Russia banned from Pyeongchang 2018
Published: 06 December 2017
Russia gets the big Olympic cold shoulder
The Russian flag will not be seen inside any Olympic stadiums in 2018
Image © 2017 AAP / Jean-Christophe Bott, KeystoneRussian officials have expressed shock and dismay over the International Olympic Committee decision to ban the country from the 2018 Pyeongchang Winter Games.
The IOC said on Tuesday that Russia had been banned from the Olympics after evidence emerged of an "unprecedented systematic manipulation" of the anti-doping system.
The door was left open, however, for Russians to compete as an "Olympic Athlete of Russia" as long as they satisfy strict conditions that show they have a doping-free background.
Most of the indignation in Russia came from the presidents of winter sports federations, who slammed a decision they said was unjustified and demeaning.
"The IOC decision is offensive and insulting. It is completely unjustified," Alexei Kravtsov, president of the Russian Skating Union, said
His counterpart at the Russian curling federation, lawmaker Dmitry Svishchev, accused the IOC of having succumbed to external pressure when making its decision.
"I consider that the IOC's decision is unprofessional," Svishchev said. "I am profoundly convinced that it was made under pressure. Someone needed Russia not to participate in the Games."
Bobsleigh federation president Alexander Zubkov, who was stripped of his two gold medals from the 2014 Sochi Games and banned for life from the Olympics last month, said he was shocked by the IOC decision.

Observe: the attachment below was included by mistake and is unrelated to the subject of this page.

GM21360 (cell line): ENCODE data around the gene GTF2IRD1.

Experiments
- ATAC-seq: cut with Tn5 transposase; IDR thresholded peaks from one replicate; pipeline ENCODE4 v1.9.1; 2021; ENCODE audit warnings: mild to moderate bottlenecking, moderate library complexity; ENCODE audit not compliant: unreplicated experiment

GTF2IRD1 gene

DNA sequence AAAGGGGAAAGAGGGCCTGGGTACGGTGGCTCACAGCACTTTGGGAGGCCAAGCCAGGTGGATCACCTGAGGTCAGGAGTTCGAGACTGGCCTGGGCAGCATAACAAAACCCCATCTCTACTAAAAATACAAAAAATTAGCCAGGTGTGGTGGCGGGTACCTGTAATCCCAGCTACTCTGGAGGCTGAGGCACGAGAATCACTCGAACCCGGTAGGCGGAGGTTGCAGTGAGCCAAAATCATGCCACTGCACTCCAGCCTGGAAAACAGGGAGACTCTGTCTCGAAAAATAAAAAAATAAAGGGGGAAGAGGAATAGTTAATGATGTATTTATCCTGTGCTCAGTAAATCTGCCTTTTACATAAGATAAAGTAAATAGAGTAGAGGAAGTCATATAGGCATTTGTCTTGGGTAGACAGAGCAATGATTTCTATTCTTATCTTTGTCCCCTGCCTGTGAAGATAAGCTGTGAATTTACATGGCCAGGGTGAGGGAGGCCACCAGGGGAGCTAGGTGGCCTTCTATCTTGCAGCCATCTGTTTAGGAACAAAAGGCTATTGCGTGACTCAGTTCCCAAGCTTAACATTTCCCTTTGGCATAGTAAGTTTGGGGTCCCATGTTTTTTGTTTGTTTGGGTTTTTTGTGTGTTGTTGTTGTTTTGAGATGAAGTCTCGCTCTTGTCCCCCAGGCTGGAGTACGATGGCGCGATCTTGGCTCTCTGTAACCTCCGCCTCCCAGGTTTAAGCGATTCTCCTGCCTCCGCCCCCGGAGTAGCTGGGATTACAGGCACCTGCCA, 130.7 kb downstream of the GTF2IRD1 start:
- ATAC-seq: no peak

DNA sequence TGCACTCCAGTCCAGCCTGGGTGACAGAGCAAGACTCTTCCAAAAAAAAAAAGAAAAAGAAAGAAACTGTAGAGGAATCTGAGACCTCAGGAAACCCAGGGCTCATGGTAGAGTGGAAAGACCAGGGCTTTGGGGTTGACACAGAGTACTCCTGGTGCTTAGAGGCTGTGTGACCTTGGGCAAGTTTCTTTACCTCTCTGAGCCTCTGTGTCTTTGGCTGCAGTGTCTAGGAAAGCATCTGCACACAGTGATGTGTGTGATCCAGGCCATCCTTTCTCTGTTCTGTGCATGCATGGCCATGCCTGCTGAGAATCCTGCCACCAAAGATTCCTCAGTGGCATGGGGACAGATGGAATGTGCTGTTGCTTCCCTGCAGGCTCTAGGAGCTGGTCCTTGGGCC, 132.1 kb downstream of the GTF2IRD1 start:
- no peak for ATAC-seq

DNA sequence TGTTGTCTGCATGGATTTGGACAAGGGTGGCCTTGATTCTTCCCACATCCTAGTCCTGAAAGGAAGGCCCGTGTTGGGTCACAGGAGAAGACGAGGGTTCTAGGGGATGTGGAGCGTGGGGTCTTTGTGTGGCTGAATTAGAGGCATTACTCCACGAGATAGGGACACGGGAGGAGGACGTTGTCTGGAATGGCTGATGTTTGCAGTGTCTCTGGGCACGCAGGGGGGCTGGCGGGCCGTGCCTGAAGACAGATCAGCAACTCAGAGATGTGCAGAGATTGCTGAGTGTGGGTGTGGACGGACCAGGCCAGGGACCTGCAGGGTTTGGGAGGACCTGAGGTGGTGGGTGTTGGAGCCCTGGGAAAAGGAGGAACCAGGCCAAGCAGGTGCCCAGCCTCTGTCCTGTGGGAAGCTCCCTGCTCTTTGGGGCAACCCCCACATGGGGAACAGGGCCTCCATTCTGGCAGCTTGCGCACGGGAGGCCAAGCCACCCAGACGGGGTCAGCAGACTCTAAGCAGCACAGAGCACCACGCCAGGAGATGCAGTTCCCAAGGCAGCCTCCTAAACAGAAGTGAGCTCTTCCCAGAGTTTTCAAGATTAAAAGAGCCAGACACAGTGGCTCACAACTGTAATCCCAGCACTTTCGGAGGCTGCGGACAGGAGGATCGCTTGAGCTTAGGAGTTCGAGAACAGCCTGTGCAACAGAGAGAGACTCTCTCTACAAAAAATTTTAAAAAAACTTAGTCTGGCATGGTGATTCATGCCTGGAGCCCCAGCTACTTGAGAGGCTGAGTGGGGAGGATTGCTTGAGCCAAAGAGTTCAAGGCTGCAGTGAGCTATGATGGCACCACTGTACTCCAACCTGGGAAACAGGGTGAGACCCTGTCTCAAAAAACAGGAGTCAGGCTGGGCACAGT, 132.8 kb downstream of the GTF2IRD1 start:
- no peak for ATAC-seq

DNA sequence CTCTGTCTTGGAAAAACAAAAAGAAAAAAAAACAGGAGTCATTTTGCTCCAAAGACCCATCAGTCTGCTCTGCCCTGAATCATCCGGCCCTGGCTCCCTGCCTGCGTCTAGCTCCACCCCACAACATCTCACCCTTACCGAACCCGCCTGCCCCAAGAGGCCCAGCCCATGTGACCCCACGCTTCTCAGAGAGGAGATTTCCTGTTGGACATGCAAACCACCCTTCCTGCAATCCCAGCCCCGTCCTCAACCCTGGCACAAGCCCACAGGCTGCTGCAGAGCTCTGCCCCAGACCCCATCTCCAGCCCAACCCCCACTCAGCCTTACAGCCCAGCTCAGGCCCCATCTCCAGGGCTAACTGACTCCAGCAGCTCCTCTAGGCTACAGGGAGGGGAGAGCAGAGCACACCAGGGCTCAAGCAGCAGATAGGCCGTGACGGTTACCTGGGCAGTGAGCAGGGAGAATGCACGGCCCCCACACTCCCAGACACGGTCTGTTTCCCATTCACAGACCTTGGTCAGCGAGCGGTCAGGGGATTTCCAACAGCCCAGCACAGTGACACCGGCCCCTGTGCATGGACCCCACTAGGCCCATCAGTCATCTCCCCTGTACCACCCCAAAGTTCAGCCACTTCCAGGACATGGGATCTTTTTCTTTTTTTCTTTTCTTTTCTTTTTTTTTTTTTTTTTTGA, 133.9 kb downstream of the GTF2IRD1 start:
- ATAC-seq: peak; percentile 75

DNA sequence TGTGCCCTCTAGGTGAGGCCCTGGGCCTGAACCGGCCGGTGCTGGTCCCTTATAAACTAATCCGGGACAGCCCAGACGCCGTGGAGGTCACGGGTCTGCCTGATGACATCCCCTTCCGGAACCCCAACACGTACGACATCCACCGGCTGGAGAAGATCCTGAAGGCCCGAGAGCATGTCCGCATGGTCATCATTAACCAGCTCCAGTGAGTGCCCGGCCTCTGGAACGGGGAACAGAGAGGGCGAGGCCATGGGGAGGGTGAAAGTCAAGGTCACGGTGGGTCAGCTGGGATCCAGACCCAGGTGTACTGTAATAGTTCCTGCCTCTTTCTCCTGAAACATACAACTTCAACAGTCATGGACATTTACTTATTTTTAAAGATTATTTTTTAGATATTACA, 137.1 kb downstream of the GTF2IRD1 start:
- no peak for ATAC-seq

"I am simply shocked by what is happening and what happened and by (IOC President) Thomas Bach's decision regarding our country and our athletes."
The bans came as a result of an IOC investigation into allegations of widespread doping among Russians and sample tampering by laboratory and security officials at the Sochi Olympics.
The IOC stripped 11 Russian Sochi medallists of their honours, while 25 athletes were banned for life from the Games.
Australian Olympic Committee (AOC) chef de mission Ian Chesterman said Russia’s punishment was "appropriate" given widespread doping by Russian athletes at the 2014 Sochi Games.
"This is an appropriate and considered response by the IOC, punishing those involved in the blatant cheating, the systematic manipulation that took place during the 2014 Sochi Olympic Games while allowing clean athletes to compete in Pyeongchang," Chesterman said in a statement on Wednesday.
"The culprits, the corrupt, have been dealt with.
Individual Russian athletes competing in February as neutrals will have proven they have no previous anti-doping violations and have undergone targeted testing, the IOC said.
They will be labelled "Olympic Athlete from Russia (OAR)" and will compete in a uniform bearing that name.
"It is fair that clean athletes can compete in the 2018 Games, but the IOC has made it very clear that the scrutiny of the athletes from Russia will be high," Chesterman said.
"This is exactly as it should be. This will provide our athletes with confidence that they have an even playing field in Pyeongchang, and that is fundamentally important."
Retired aerial skier Jacqui Cooper, a five-time Olympian who has sat on the World Anti-Doping Authorities' athletes committee, was hopeful no clean Russia athletes would be excluded from competition.
"For Australians to win medals, I would think it would be not right and almost un-Olympic not to have the entire field there if the athletes are clean," Cooper told AAP.
"I actually feel sorry for the Russian athletes who are clean. If they can't go because they have to fund themselves - and I don't know how they would fund themselves - then that's unfair too."
Russia, whose flag and anthem will not be present in Pyeongchang, said it would appeal the IOC imposed ban.